CBC Children Happiest in Kenya- Primary School Chair

Speaking on Tuesday, September 14, Nzioka dismissed the fears parents have with the mountainous workload the pupils have in the curriculum, noting that the learners have the highest happiness index in Kenya.

CBC Children Happiest in Kenya- Primary School Chair

Kenya Primary School Headteachers Association (KEPSHA) chair, Johnson Nzioka, has affirmed that children learning under the contentious Competency-Based Curriculum are the happiest in the whole country.

Speaking on Tuesday, September 14, Nzioka dismissed the fears parents have with the mountainous workload the pupils have in the curriculum, noting that the learners have the highest happiness index in Kenya.

Nzioka termed the curriculum as a friendlier one compared to the previous one which was loaded with assignments and exams.

Kenya Primary School Headteachers Association (KEPSHA) chair, Johnson Nzioka. /FILE

He also addressed concerns that teachers were ill-trained to handle the demands of the new 2-6-6-3 curriculum which was touted as a game-changer in the country's education.

The KEPHSA chair ruled that the system had involved teachers in terms of its development, thus they know what to expect in the curriculum as well as the content in the books the learners are using.

"Kenyan learners have the highest happiness index, thanks to Competency-Based Curriculum (CBC). They are not stressed by exams, and the assessment given is friendlier," stated Nzioka.

His sentiments follow Education CS George Magoha's affirmation that the CBC education system would not be changed, opining that the government was financing its learners in order to receive the best education.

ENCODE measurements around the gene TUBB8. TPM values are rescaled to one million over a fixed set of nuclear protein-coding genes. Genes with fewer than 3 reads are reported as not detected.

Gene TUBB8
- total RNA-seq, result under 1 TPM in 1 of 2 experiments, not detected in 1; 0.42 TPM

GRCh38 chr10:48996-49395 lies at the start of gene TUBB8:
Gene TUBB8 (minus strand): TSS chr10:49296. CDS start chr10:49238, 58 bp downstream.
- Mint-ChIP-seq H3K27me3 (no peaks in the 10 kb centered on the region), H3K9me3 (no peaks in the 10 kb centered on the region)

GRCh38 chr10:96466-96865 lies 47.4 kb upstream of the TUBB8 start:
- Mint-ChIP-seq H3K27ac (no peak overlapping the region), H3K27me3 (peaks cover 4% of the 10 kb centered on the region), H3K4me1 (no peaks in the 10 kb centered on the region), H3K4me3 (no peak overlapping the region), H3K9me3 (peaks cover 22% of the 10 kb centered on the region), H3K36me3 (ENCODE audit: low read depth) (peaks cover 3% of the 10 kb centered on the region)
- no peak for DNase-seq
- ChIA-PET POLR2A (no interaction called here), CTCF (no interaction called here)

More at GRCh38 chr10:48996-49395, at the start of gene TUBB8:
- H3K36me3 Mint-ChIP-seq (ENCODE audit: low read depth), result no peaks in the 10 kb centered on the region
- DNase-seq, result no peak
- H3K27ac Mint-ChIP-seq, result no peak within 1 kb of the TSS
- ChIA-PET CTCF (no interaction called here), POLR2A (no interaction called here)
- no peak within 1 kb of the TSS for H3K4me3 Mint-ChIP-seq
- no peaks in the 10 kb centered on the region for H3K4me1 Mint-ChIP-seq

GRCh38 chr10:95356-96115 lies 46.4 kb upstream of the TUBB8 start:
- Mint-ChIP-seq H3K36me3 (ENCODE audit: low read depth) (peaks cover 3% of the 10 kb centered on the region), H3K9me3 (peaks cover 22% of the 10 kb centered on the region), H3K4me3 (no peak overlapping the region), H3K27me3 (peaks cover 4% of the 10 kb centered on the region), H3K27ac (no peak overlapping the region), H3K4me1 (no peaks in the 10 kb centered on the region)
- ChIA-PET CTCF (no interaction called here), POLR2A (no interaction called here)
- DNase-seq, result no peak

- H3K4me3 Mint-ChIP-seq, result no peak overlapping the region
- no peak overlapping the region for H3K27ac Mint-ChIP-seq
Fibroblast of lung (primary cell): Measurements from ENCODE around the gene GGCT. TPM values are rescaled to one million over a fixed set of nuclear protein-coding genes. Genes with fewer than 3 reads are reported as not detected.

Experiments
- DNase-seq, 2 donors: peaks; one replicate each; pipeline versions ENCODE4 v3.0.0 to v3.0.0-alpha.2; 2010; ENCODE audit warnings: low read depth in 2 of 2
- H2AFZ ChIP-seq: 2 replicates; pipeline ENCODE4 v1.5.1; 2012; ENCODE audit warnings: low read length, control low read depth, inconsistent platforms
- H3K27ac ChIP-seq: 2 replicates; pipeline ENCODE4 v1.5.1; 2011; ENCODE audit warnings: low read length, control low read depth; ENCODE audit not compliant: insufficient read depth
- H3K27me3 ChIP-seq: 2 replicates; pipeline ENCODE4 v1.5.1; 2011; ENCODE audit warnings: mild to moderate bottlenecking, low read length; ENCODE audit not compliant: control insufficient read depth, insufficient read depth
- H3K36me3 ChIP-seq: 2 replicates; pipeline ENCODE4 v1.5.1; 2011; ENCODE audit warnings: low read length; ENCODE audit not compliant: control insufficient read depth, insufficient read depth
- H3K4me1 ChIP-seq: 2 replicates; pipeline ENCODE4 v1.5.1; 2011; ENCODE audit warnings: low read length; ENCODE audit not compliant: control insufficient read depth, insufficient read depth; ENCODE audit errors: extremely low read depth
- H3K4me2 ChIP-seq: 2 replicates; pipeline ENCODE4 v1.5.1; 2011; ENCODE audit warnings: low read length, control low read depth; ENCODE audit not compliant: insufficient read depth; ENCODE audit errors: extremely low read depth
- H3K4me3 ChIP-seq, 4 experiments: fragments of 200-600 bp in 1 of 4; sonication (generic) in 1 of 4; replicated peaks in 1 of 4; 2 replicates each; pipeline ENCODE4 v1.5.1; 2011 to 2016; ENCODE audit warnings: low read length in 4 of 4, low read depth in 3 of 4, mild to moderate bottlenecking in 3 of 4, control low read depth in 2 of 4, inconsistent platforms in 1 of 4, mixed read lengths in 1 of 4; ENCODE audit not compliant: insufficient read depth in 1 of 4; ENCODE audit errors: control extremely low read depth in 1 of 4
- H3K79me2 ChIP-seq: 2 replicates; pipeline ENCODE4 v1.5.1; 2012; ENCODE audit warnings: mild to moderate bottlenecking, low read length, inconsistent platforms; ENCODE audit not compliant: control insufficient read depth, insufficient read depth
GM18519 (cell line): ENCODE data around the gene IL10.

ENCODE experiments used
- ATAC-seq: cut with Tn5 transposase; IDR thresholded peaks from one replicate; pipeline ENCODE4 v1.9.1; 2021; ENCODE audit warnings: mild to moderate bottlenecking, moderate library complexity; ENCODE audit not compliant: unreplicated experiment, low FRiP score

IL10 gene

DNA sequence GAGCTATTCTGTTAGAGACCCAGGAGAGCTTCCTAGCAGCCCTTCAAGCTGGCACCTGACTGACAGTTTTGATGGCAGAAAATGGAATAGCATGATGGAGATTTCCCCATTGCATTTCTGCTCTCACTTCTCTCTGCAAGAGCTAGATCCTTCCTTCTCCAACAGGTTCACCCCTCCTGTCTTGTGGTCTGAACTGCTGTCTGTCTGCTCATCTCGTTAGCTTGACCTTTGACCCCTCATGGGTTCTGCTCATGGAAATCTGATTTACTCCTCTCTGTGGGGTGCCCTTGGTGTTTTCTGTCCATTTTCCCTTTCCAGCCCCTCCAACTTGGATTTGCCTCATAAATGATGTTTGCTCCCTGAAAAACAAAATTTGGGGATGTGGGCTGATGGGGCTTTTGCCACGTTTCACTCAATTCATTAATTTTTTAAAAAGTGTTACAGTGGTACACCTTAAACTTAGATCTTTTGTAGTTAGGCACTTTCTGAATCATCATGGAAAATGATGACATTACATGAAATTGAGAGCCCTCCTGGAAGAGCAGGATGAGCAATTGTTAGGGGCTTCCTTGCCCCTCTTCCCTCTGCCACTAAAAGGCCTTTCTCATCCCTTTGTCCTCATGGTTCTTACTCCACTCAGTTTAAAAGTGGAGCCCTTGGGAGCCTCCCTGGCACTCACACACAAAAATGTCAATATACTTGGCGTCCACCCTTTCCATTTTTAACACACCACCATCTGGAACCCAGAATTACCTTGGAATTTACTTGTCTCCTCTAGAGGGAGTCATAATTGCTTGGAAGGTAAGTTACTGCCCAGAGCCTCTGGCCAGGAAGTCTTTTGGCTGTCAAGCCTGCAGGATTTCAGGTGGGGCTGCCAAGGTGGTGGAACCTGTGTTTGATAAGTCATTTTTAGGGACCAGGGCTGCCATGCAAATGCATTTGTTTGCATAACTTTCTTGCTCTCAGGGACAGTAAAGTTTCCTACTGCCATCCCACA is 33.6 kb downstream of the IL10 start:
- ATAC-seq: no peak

The CS declared that the CBC is here to stay and discouraged parents from moving to court to stop the new system, a feat that has so far only been managed by Law Society of Kenya president Nelson Havi.

"Nothing is perfect. CBC is not perfect. But it left the station in 2018 and is moving forward," the Education CS stated.

Havi announced on Wednesday, September 8 that he would file a petition on the new Competency-Based Curriculum (CBC) in court the following week while ruling that the education system in Kenya should not be costly and an ineffective experiment meted on school-going children.

"The education system in Kenya should not be an expensive, inefficient and ineffective experiment with our children and their future as is our leadership," he wrote.

Since then, the Kenya Institute of Curriculum Development (KICD) has been urging for calm after many complaints were raised among parents over the curriculum.

The National Assembly Education Committee consequentially on Friday, September 10, summoned KICD to address some of the burning issues affecting the implementation of the new curriculum

The Busia County Woman Representative Florence Mutua-led committee wants KICD to come clean on some of the problematic issues, threatening the future of CBC, especially the more tedious homework.

KICD offices in Nairobi. /CAPITAL GROUP